As most companies struggle to retain business and mind share in the time of COVID-19, the videoconferencing platform Zoom seems to have won the lottery. It saw its user base jump from 10 million a month to more than 200 million, and its name has nearly become a generic term for a group video call.
With this massive influx of attention has come scrutiny for its security practices, from past missteps involving hidden software installations to the latest hobby of online pranksters, “zoombombing.” Even local meetings have been disrupted by screen-sharing takeovers featuring shocking videos. It’s enough to drive some away from the platform completely.
And while some companies and agencies have banned the use of Zoom outright (both the Department of Education and the University of Hawaii have set strict policies), the service is nearly ubiquitous. Fortunately, there are some security tips that can help reduce the chances of a security breach or disruption.
First, keep your Zoom software up to date. Although the company was caught somewhat flatfooted at the start of the pandemic, it has now released numerous security patches, often many times per week. If you’re not prompted to update, you can always re-download a fresh copy from its website at zoom.us.
Second, if you’re organizing a Zoom event, use all the tools at your disposal. Set a password for meetings so hackers need to do more than guess your meeting number. Use a waiting room for smaller or more sensitive meetings, where attendees have to be manually approved to enter. And limit the people who can share their screen, the preferred weapon of zoombombers.
Finally, never reuse a password on different services. This is not a Zoom issue, but a near-universal security failure. If you use the same password everywhere online, you need only one service to be compromised for all your accounts to be at risk. Remembering different passwords is hard, but untangling the mess a hacker can make of your life is much harder.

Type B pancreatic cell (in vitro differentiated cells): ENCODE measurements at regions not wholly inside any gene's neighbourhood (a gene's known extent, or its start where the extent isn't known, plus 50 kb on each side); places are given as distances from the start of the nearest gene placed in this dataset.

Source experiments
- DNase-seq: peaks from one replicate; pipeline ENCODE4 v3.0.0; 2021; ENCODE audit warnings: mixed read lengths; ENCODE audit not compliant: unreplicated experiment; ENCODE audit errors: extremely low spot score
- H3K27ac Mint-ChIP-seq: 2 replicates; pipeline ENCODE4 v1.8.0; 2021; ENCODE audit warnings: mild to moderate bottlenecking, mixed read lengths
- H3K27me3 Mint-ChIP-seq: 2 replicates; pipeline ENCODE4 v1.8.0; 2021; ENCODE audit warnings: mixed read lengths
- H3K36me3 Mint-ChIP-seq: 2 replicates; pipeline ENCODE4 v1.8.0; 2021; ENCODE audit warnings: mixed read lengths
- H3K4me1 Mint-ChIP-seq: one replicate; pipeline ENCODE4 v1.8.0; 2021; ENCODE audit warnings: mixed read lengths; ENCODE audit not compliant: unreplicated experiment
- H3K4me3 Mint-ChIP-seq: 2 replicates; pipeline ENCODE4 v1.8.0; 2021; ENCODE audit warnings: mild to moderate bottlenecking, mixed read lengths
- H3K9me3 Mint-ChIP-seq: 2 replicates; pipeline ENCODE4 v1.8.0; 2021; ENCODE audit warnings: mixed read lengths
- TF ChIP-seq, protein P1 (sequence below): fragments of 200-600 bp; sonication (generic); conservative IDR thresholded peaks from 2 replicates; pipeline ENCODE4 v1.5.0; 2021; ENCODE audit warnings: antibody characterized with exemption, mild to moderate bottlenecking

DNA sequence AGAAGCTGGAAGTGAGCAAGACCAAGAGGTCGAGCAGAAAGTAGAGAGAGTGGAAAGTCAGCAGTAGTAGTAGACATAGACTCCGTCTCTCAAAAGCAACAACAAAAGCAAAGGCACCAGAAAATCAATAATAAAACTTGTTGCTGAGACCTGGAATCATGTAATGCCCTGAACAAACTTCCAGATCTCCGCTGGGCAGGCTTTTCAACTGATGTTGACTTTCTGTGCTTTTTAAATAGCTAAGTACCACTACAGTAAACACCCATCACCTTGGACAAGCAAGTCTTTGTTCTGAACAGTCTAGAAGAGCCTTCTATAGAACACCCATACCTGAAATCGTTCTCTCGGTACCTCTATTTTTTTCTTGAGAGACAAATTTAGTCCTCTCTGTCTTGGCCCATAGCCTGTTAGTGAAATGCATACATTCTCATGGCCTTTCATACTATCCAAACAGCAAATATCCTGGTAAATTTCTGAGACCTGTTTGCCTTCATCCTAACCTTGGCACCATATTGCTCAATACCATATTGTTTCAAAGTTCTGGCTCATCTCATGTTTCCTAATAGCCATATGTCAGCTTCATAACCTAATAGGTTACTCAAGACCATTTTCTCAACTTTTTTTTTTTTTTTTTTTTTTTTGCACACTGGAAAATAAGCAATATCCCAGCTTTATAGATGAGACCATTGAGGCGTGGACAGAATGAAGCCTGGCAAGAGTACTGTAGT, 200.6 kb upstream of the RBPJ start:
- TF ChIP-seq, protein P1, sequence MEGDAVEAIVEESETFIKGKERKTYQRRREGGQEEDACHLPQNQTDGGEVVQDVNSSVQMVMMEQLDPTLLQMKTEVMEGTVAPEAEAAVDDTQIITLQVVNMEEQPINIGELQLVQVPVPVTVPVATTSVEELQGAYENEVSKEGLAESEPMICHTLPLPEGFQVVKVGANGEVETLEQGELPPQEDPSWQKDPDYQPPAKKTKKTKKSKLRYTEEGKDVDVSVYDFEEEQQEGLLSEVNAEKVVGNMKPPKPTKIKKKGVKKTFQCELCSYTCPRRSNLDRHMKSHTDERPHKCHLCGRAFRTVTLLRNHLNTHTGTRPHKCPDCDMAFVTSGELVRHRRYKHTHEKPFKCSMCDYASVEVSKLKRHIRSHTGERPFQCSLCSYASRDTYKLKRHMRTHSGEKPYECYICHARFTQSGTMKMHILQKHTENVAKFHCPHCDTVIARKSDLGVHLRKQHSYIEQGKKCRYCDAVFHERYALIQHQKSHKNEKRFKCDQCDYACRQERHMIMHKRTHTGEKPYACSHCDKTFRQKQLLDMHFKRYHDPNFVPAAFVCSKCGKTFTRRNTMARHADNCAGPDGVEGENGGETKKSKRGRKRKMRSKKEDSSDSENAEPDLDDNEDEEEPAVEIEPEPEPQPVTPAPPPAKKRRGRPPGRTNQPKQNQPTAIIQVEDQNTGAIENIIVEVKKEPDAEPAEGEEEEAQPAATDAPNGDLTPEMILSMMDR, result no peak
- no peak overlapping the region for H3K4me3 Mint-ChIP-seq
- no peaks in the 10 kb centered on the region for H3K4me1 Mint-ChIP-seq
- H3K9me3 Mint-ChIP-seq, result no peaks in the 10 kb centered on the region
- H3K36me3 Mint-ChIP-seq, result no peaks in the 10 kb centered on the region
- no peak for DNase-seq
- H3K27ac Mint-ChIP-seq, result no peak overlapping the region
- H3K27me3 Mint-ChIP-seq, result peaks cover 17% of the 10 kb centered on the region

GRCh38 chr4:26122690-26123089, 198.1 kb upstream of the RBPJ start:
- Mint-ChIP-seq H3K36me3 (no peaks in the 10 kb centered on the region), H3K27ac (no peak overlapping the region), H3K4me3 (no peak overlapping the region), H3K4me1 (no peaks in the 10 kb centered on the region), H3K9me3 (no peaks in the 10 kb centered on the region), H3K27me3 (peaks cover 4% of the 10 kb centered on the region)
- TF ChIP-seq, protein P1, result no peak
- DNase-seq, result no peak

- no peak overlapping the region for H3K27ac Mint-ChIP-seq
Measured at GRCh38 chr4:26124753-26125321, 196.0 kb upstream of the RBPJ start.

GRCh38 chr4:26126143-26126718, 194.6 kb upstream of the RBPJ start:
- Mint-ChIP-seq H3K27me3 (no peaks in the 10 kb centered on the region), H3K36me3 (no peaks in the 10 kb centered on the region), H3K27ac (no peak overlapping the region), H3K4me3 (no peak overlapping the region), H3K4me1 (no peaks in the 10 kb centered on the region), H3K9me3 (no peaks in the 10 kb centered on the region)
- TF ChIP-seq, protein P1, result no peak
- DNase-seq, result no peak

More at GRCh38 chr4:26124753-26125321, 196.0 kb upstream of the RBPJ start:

If you’re eager to try a different service, there are many out there, though few are as easy to use and as affordable as Zoom. Larger companies holding meetings with hundreds of attendees are more likely to use Citrix services like GoToMeeting or its competitor Webex, which offer more controls and security assurances (with more complexity and costs to match).
If you’re videoconferencing with your smartphone, look to your hardware manufacturer for built-in options. Apple’s FaceTime works elegantly for up to 32 people, though those people all have to have Apple devices. Google Meet, which used to be for paid clients only, is now free for everyone, and supports up to 16 people per video call.
Businesses using Microsoft Office 365 get Microsoft Teams, which just increased its video grid to nine from four people. And oft-forgotten Skype recently leapfrogged FaceTime by supporting 50 concurrent users. Popular chat tool Slack supports 15 users, while Discord can handle 50.
Of course, having too many meetings was a problem we struggled with before working from home, and videoconferences are even easier to schedule and can be just as exhausting as the real thing. Fortunately, you can use these tools for fun, as well.
A Zoom pau hana among friends, or a weekly catch-up call with your social club can be good for your mental health.
There are lots of apps aiming to make group video calls fun: Houseparty, Marco Polo, Rave and the forthcoming Clubhouse are worth checking out. Just remember to check out and take a break now and then.
Ryan Ozawa is communications director for local tech company Hawaii Information Service, and hosts an open discussion forum at HawaiiSlack.com. You can follow him on Instagram and Twitter at @hawaii.